We're investing in nurse-managed health clinics. And, as you know, many of those clinics are directly affiliated with schools of nursing.
Now, part of the magic of these clinics is that they're important not only safety nets for vulnerable families, but they're also great tools for training the next generation of nurses. In fact, by investing in these new facilities and figuring out different care models through the Affordable Care Act, we helped train more than 2,400 nurses in the last school year alone.
Twenty-four hundred additional nurses, and that's great news.
Now all of those investments in nursing, most of them a direct result of the Affordable Care Act, are just part of the difference the law is already making to strengthen health care in the United States. That's a footprint of some of the efforts that we've had on the education side, and now it's my turn to ask for your help.
You and the students who you serve and come in contact with every day are informed validators of health care. You're passionate advocates for keeping people healthy in the first place, and when it comes to making informed decisions about health, I know that many people turn to their nurses as friends.
I know they turn to nurse educators. I know they turn to their neighbors who are nurses.
One of the most important pieces of the health care puzzle is access to quality health insurance that families can actually afford, making sure that they have a primary health home, and making sure that they can pay their bills. We know, study after study has proven, that good health coverage is critical to good health, to financial security, to peace of mind, and also that people who have coverage likely get better health care.
Too many people have been standing on the outside of coverage for too long, and you can help us change that.
Millions of uninsured or underinsured or sometimes insured Americans will be eligible for benefits under the new law. And what begins October 1, in less than two weeks, is a six-month education-open enrollment period.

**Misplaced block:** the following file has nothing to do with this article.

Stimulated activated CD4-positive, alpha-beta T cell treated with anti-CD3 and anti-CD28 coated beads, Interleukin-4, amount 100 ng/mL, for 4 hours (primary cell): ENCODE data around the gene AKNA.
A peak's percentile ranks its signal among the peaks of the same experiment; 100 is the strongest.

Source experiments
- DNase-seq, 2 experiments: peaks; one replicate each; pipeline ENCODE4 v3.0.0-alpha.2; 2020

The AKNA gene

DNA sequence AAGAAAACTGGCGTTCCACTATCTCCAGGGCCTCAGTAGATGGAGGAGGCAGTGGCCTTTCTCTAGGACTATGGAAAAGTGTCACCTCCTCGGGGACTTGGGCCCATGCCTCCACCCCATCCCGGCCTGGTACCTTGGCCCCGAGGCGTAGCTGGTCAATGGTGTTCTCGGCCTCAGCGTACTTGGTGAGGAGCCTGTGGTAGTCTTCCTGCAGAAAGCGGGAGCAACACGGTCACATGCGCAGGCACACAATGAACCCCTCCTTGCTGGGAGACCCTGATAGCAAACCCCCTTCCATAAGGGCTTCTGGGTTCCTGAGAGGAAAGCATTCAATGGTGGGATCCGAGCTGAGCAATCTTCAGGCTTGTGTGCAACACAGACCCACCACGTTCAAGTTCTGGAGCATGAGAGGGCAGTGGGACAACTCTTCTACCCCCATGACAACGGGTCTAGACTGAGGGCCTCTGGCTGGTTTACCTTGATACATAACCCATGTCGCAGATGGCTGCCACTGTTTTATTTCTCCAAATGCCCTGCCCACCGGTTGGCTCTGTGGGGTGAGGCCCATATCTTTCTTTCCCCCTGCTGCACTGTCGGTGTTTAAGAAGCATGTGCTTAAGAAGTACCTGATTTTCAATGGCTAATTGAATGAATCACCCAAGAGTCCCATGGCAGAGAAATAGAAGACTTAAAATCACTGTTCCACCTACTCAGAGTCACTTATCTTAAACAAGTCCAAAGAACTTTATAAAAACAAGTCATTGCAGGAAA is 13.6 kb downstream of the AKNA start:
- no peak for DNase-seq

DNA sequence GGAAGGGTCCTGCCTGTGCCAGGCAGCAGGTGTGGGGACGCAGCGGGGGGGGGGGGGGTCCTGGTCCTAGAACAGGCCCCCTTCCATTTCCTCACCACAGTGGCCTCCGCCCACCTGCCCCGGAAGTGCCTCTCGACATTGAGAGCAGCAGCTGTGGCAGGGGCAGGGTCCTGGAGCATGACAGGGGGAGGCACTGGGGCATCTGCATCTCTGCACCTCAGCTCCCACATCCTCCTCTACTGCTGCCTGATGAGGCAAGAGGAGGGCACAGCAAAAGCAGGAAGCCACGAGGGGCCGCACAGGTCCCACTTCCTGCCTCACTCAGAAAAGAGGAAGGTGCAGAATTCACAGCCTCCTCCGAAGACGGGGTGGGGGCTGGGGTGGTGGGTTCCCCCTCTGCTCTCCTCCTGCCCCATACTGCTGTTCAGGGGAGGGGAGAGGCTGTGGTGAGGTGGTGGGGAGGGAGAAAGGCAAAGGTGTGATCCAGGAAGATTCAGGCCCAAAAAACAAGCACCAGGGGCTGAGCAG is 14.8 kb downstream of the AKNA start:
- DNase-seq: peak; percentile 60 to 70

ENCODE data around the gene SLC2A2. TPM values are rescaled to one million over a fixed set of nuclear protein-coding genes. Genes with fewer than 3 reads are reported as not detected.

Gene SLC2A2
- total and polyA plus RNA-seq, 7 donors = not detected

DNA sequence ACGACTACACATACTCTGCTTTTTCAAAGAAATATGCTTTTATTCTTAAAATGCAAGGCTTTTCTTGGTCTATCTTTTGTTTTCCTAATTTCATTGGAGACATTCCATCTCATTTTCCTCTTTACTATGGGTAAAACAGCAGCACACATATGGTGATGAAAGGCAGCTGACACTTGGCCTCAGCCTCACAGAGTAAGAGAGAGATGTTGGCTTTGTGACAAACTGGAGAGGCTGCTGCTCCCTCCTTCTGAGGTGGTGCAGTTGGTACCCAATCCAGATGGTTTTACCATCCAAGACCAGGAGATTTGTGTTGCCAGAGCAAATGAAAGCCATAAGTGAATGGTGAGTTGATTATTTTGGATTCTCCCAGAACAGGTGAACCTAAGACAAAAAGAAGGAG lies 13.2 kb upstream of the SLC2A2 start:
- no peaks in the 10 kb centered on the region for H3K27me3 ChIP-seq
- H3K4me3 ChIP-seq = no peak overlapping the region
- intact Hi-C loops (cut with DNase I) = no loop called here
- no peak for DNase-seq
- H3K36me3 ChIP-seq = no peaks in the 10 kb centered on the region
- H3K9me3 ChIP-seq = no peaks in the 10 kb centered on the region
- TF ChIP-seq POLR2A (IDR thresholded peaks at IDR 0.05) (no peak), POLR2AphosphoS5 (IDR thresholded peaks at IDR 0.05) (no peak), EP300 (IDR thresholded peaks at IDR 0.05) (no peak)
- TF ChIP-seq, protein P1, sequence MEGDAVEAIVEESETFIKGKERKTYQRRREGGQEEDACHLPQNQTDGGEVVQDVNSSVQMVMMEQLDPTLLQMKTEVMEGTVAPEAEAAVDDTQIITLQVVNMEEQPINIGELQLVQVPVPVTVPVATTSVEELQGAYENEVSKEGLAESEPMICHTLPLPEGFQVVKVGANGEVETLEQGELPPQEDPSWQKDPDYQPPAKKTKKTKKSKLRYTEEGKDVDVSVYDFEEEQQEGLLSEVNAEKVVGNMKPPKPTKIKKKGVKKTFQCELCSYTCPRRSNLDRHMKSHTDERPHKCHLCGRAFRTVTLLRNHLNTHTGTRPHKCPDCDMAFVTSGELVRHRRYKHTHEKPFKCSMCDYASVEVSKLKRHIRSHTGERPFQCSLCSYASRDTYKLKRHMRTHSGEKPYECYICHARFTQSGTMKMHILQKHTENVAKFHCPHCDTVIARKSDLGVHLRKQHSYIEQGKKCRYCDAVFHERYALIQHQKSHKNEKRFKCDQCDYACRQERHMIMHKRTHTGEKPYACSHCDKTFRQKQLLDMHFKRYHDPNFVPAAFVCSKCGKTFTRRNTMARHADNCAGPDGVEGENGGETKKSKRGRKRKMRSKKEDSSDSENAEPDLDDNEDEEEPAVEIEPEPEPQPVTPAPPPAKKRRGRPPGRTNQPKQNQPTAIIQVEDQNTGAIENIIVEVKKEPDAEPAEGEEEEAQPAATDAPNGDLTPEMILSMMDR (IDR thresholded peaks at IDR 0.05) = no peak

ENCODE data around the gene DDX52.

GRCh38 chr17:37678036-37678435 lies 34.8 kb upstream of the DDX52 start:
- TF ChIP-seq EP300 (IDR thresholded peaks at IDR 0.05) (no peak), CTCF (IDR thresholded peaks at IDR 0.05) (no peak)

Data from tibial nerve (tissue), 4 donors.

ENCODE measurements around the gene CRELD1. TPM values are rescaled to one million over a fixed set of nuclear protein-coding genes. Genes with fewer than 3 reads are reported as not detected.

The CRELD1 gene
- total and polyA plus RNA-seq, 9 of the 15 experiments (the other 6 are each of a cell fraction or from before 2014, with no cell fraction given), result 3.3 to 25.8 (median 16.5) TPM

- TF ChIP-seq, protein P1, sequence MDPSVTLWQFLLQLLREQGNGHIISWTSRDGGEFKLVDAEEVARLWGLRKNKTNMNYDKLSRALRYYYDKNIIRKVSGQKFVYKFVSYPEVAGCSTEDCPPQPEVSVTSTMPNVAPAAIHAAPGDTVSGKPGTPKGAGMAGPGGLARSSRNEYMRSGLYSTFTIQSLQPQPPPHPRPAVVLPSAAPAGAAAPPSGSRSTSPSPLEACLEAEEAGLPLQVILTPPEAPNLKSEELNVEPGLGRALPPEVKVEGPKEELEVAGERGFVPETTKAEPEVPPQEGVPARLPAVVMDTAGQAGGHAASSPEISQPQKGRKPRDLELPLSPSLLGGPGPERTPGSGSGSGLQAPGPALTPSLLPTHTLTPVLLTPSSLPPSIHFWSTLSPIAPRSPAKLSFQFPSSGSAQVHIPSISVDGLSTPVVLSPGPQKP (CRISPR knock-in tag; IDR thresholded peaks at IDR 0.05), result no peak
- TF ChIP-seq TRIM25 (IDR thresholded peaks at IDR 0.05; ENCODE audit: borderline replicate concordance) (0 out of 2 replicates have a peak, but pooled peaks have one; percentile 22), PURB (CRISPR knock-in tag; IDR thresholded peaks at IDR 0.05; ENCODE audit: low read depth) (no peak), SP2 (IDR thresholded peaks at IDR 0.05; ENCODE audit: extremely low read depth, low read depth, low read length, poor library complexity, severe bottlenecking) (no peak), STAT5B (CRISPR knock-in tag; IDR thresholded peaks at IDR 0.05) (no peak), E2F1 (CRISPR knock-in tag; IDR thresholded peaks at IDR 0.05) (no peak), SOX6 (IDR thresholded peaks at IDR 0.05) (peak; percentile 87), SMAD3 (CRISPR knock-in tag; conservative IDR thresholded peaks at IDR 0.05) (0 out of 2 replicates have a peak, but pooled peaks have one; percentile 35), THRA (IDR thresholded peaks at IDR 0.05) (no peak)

It is an opportunity to give people information about what the law is, about how they can take advantage of the benefits, and how they can make some good decisions for themselves and their families. And here's how it works.
Eight-five percent of Americans already have insurance. They're enrolled in Medicare. They have Veterans benefits. They work for a large employer. They work for a company that provides good health care. And their coverage doesn't change. It actually has gotten stronger with some of the patient protections that are in the law, but they don't have to do a thing going forward.
But for that other 15 percent, folks who are working on their own or who are totally uninsured or who are in and out of the market, or maybe locked out because of a pre-existing health condition or can't afford coverage because their employer doesn't offer any coverage, those are the individuals who will have some new opportunities in the new marketplaces.
Coverage begins as early as January. All the plans in the new markets are quality health insurance. They have to offer a set of essential benefits, such as doctor visits, maternity and newborn care, mental health services.
Some people for the first time ever will have access to services that actually can keep them healthy in the first place. Insurance companies will never again be able to deny someone health insurance because of a pre-existing health condition.
Those days are over.
And when you think of the health profile, about half of the citizens in this country, and my guess is about half of the people in this room, have some condition that an insurance company has identified as a pre-existing condition. And if you are in a workplace without a group plan or without affordable coverage, you're often at the mercy of the market.
And guess what? Being a woman is no longer a pre-existing condition.
It will not be legal any longer for insurance companies to charge women in the individual market significantly more than men. Right now a lot of women pay 50 percent, and sometimes 100 percent, more than their male colleagues or friends do for exactly the same coverage.